I know I’m late to the party, but I just got my 2017 Topps Series 1 Mets team set in the mail this week.
Player selection is pretty good, considering Topps has to save some recognizable names for Series 2 in a few months. I haven’t double-checked the 40-man roster lately, but I think everyone pictured is still part of the Mets’ organization. (I’m puzzled by the decision to include Matt Reynolds over printing a T.J. Rivera rookie card, but I can easily overlook it since it’s the biggest head-scratcher.)
But I’m going to show you a couple of 17-year-old baseball cards I got from my friend Vinny back in December. (And wow, I didn’t really want to think about it being 17 years since the Mets and Yankees played in the World Series.)
At least in the New York metropolitan area, it was a really BIG DEAL that our two teams were playing in the Fall Classic. I had pretty much gotten away from following baseball after the 1994-95 work stoppage, but the excitement of the possible Subway Series developing had me glued to the playoffs in 2000. Looking back at the television ratings, I don’t think the rest of the country really cared for the match up that much. Continue reading “Subway Series momentos”→
The New York Mets’ 2016 baseball season lasted 163 games, ending last Wednesday when Jeurys Familia gave up a three-run homer to Conor Gillaspie in the ninth inning of the National League Wild Card Game. The Mets hitters couldn’t figure out how to deal with San Francisco Giants’ ace Madison Bumgarner, who pitched a shutout.
I won’t lie – it was a frustrating loss. But several days later, I’m willing to tip my cap to Bumgarner and the Giants. They were the better team on Wednesday, though they’re standing on the brink of elimination from the National League Division Series. The Giants ran into a team that’s better than them in the Chicago Cubs. That’s how baseball is supposed to work…and sometimes it does.
Terry Collins took a team to the postseason, if only for three hours, with a rotation that included unheralded rookies Robert Gsellman and Seth Lugo, along with ageless veteran Bartolo Colon and the Mets’ one enduring ace, Noah Syndergaard. He patched together an infield that included just one Opening Day starter. And somehow, he kept everyone believing that a playoff push was possible when common sense said to start planning for 2017. If that’s not worthy of Manager of the Year consideration, I don’t know what is.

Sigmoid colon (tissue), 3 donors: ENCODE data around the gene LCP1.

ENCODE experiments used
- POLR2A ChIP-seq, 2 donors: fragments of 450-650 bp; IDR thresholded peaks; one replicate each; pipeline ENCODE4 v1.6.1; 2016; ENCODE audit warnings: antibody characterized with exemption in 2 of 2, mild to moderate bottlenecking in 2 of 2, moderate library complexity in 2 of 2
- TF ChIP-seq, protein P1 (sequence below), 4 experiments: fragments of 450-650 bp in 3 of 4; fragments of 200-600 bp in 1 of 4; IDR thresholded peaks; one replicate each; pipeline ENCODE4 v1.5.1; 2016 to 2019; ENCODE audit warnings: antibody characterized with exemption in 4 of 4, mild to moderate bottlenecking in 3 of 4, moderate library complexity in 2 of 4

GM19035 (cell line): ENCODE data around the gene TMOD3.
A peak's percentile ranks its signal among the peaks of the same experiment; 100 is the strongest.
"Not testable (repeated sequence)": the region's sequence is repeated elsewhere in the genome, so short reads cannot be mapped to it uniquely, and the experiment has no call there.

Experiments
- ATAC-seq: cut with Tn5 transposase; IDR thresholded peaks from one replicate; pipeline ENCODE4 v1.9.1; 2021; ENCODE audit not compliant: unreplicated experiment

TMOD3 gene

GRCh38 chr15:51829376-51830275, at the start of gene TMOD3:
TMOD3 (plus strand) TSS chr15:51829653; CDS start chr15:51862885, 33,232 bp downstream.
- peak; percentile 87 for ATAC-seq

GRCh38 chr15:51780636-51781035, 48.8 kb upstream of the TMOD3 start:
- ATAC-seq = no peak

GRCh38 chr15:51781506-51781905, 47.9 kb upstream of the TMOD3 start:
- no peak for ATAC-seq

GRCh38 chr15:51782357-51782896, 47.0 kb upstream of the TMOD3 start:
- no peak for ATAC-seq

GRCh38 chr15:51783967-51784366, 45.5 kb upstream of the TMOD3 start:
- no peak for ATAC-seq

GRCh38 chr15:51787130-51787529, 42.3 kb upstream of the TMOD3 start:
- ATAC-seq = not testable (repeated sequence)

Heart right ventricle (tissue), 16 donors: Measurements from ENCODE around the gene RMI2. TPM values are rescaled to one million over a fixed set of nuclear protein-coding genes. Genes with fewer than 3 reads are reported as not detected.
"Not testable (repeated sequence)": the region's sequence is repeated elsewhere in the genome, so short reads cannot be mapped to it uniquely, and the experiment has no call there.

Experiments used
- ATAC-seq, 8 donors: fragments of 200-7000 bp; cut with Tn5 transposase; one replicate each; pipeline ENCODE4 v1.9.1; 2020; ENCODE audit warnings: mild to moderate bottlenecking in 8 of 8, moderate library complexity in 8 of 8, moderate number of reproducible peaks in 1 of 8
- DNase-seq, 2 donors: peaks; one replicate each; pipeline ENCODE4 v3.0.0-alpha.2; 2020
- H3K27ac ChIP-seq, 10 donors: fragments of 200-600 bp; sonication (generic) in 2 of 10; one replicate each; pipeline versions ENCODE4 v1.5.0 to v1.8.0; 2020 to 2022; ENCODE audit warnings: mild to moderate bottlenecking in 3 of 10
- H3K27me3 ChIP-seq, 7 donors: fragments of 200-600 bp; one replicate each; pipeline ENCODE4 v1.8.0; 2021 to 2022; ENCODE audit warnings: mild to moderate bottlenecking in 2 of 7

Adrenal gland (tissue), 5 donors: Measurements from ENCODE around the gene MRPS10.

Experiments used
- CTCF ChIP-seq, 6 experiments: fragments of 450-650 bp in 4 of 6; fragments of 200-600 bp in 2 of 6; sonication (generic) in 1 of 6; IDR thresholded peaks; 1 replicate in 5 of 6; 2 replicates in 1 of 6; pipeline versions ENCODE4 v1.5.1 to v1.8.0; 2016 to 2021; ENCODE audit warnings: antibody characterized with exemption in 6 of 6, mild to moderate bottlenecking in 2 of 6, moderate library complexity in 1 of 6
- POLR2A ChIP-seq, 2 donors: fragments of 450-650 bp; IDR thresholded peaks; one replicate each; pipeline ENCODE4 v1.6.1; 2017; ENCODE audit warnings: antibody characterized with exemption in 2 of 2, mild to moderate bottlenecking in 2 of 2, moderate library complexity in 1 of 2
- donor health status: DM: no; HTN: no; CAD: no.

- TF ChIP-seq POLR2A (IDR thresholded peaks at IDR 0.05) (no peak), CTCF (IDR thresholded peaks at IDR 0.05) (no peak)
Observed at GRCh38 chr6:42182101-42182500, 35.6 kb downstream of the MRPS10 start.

So now we wait and watch to see who will be crowned the 2016 World Series Champ, even though it won’t be the Mets. I’m rooting for Daniel Murphy and his Washington Nationals teammates, but I could see myself switching over to Justin Turner‘s Dodgers if the Nats don’t make it.
The Mets have a host of important roster decisions to make this winter…the team that starts 2017 may not bear much resemblance to the one that finished 2016. That’s ok, and it makes for an interesting hot stove season.
Meanwhile, I have a bunch of baseball cards to sort, checklists to update and autograph request letters to write.
I picked this pin up during my last visit to Citi Field, but I’m not sure what it’s really trying to say (beyond, “hey, Star Wars fans… give us your money.”)
See, the Yankees are supposed to be the (evil) Empire, with their Death Stars and Stormtroopers and what not… right? But here’s Darth Vader, demanding your allegiance to the Mets.
I’m definitely overthinking things… a quick check of eBay reveals MLB partnered with Disney for Star Wars pins of the month at other ballparks, too. (Though curiously, Vader is conspicuously absent from the Yankees’ set.)
If you like weird collectables or share a fondness for both Star Wars and the Mets, these might be worth tracking down. I think I’ll save my money for the Rogue One collectibles coming out at the end of the week & the end-of-season Mets baseball cards.
A New York-based developer purchased the site of Bears & Eagles Riverfront Stadium for #23 million, according to a NJ Advance Media report. The underutilized ballpark, which last hosted professional baseball in 2013, will be demolished to make way for a mixed-use, high-rise tower.
“This property is so significant,” said Baye Adofo-Wilson, the city’s Deputy Mayor for Economic and Housing Development. The stadium “was part of a previous attempt to revitalize the downtown…It didn’t work out. We had to come up with a new idea.”
While I’m sad to see the wrecking ball come for a place where I have happy memories, the City of Newark will undoubtedly benefit more from the property being put to more productive use.